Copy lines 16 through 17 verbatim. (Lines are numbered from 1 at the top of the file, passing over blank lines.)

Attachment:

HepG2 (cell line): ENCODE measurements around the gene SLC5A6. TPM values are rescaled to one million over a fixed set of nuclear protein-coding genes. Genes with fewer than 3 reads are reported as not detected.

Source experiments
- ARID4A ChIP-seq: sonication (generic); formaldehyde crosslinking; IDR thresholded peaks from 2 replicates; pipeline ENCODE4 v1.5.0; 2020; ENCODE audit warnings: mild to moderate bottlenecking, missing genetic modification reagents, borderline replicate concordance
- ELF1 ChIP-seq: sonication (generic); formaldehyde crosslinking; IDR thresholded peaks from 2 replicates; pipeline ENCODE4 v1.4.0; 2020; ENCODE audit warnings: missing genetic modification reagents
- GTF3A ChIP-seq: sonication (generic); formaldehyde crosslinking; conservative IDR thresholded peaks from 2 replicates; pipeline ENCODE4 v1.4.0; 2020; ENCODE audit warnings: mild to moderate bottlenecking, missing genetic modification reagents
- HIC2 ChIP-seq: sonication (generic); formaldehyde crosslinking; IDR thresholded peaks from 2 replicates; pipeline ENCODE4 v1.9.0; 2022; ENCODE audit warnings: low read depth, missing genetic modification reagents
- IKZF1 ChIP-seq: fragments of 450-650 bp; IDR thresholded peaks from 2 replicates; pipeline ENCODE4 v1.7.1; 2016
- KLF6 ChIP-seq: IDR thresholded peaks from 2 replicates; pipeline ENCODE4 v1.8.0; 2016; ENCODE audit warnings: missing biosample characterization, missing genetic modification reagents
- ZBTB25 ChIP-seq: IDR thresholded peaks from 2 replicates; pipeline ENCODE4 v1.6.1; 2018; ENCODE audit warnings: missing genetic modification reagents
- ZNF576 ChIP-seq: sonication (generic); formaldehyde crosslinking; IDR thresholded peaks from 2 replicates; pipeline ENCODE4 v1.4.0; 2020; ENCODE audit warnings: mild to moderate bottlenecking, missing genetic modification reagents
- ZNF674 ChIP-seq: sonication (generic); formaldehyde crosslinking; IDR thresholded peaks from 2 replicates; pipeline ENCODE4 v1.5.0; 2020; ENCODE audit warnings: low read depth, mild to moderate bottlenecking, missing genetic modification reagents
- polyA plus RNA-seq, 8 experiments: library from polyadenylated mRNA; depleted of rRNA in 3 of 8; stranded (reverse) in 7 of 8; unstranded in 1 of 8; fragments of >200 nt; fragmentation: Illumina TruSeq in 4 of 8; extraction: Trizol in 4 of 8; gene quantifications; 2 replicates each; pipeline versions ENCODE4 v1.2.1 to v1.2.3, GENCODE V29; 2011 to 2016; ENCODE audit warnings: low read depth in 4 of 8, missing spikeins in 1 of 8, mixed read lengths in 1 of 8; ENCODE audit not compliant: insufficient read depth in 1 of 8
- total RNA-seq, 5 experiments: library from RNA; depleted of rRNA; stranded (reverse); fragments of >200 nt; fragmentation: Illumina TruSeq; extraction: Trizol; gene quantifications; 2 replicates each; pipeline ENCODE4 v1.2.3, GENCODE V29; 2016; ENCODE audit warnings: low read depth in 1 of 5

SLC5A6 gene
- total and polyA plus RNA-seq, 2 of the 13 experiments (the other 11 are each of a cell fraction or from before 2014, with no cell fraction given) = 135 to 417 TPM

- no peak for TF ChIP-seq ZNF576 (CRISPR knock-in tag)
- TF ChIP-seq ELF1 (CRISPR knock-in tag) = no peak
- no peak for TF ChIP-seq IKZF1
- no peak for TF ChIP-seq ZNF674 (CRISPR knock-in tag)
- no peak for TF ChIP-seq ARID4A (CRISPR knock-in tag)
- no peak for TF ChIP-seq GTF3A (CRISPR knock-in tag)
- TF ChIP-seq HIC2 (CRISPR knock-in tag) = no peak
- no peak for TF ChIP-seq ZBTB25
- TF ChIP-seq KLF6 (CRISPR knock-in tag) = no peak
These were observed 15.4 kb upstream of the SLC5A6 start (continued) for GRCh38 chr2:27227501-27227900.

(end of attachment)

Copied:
- no peak for TF ChIP-seq ZNF576 (CRISPR knock-in tag)
- TF ChIP-seq ELF1 (CRISPR knock-in tag) = no peak